Logos and uniforms of the Chicago Bears
Since the team's inception in 1920, the Bears' uniforms have received very little changes, with minor changes and various patches added. The classic look of the club's uniforms has given it the title of one of the best uniform sets in the league.
The club has had few official logos throughout their history. When the team was known as the Decatur Staleys in 1920, they used A. E. Staley's logo as football was intended to help promote the company.
The first was introduced in the early 1940s with a bear running with a football. The next logo featured a navy blue bear on top of a football. The team kept this until 1962, when the Bears trademark 'C' logo was first introduced by the team.
The change in their logo from the black bear was due to the addition of logos on helmets, which pro football teams started adding in the late 1950s and early 1960s. Unlike some NFL franchises that have had many different looks over time, the Bears have kept the wishbone 'C' for over 40 years. The Bears 'C' logo first appeared on the helmets in 1962. (The "C" is in the same font as the 'C' long worn on the Cincinnati Reds' baseball caps, as well as very closely resembling and likely copying the University of Chicago Maroons 'C' logo introduced in 1898). The logo changed from white to a white-bordered orange logo eleven years later, and has remained unchanged ever since.
In 1974, the team decided to keep the same white 'C' logo but to change the color of it from white to orange with a white trim. This is the current logo to this date; however, the club has experimented with some alternative logos throughout the past decade, including a navy blue bear inside of the orange wishbone 'C', introduced in 1995, and an orange bear head, introduced in 1999.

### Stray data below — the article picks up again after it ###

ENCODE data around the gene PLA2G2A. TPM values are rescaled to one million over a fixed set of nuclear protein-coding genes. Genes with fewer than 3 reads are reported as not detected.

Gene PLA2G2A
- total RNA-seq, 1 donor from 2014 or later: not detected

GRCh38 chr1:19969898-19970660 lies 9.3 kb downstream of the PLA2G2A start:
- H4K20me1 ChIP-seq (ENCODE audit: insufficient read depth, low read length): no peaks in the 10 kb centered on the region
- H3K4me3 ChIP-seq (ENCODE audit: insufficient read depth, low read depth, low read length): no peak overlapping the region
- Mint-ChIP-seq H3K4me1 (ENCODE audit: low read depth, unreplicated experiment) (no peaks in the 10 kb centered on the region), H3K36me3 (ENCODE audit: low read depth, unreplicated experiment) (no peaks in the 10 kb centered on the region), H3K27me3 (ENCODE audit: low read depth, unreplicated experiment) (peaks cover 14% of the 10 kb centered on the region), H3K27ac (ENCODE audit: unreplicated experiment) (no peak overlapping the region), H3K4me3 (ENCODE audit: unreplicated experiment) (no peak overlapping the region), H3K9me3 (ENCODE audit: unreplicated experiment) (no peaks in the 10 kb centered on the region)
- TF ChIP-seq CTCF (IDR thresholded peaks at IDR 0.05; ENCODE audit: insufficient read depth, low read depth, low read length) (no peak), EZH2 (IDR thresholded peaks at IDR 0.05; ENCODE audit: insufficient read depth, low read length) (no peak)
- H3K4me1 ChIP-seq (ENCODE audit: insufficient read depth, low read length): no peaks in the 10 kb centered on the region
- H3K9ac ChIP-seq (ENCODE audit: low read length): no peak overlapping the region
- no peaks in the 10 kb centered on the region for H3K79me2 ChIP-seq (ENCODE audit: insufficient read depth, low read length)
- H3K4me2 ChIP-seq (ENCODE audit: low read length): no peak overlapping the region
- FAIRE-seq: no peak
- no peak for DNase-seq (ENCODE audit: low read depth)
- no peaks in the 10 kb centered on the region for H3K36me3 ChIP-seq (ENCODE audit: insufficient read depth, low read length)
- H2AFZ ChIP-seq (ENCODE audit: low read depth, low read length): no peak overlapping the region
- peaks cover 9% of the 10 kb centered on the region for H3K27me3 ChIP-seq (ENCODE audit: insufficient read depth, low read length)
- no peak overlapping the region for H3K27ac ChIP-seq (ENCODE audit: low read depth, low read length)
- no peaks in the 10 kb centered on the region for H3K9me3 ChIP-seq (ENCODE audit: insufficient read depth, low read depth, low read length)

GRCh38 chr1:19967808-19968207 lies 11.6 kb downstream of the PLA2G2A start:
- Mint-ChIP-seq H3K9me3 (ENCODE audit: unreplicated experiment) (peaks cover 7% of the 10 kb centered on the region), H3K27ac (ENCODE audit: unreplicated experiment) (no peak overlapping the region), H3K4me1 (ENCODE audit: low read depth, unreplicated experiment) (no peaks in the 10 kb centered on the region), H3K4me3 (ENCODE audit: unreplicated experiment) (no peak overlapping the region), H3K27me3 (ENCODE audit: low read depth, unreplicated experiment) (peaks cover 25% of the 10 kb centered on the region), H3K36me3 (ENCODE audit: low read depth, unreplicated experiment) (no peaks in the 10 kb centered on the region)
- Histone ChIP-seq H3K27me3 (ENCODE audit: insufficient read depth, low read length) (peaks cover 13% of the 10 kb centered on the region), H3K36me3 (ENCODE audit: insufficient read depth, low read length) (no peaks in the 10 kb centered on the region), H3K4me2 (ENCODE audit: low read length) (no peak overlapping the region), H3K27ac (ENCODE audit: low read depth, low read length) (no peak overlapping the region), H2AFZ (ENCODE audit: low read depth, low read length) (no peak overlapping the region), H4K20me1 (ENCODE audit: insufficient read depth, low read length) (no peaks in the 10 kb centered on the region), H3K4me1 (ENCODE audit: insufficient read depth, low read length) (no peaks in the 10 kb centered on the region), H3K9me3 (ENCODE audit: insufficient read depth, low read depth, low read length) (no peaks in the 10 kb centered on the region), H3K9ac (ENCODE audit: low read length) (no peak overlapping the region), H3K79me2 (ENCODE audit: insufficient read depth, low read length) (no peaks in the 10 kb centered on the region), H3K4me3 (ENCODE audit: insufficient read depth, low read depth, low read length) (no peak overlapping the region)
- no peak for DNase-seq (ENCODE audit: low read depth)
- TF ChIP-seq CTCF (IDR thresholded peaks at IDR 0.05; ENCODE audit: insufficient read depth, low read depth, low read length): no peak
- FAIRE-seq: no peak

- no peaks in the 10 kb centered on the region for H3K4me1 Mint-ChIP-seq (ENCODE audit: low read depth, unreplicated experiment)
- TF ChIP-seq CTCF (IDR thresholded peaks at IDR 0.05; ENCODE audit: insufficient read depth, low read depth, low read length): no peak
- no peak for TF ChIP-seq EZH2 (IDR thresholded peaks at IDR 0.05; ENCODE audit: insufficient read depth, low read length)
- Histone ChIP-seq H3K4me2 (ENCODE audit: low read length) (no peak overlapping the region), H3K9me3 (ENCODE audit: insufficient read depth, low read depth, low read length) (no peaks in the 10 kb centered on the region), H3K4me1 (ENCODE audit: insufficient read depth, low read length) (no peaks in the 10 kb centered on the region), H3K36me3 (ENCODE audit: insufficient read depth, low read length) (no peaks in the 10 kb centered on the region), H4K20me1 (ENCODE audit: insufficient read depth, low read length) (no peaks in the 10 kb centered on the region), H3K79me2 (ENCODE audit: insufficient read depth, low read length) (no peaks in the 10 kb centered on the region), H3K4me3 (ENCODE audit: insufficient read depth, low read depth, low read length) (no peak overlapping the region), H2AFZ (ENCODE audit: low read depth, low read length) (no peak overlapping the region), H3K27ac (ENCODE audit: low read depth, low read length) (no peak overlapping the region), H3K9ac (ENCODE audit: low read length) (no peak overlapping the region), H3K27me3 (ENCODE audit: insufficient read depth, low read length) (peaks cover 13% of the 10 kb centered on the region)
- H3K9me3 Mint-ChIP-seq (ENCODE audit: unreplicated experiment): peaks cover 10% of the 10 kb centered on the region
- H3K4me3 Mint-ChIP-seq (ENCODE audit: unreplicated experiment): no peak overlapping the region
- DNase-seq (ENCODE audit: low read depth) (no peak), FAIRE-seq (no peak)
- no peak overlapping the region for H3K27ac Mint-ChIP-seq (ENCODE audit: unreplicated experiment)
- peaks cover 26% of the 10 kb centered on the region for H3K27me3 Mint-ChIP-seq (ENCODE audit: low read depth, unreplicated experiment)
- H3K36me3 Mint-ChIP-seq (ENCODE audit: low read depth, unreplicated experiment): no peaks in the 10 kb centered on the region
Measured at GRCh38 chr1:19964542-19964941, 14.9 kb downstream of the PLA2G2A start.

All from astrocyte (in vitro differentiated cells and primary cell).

For most of the 1940s through the late 1960s the Bears, unlike most all NFL teams, wore helmets and face masks made by Chicago-based Wilson Sporting Goods. This headgear was of a slightly different shape than that of the Riddell company, the principal supplier to NFL teams. (Gale Sayers's mid-1960s flared-ear Wilson helmet and white face mask with angled vertical bars are familiar to football fans). In 1982, the club's standard gray facemasks became dark blue.
In 1994, in honor of the NFL's 75th Anniversary, the Bears helmets were all blue, and without the logo. The Bears would don a similar helmet to the 1994 helmet in 2010, honoring the Monsters of the Midway, with the helmets still being blue, but with a grey facemask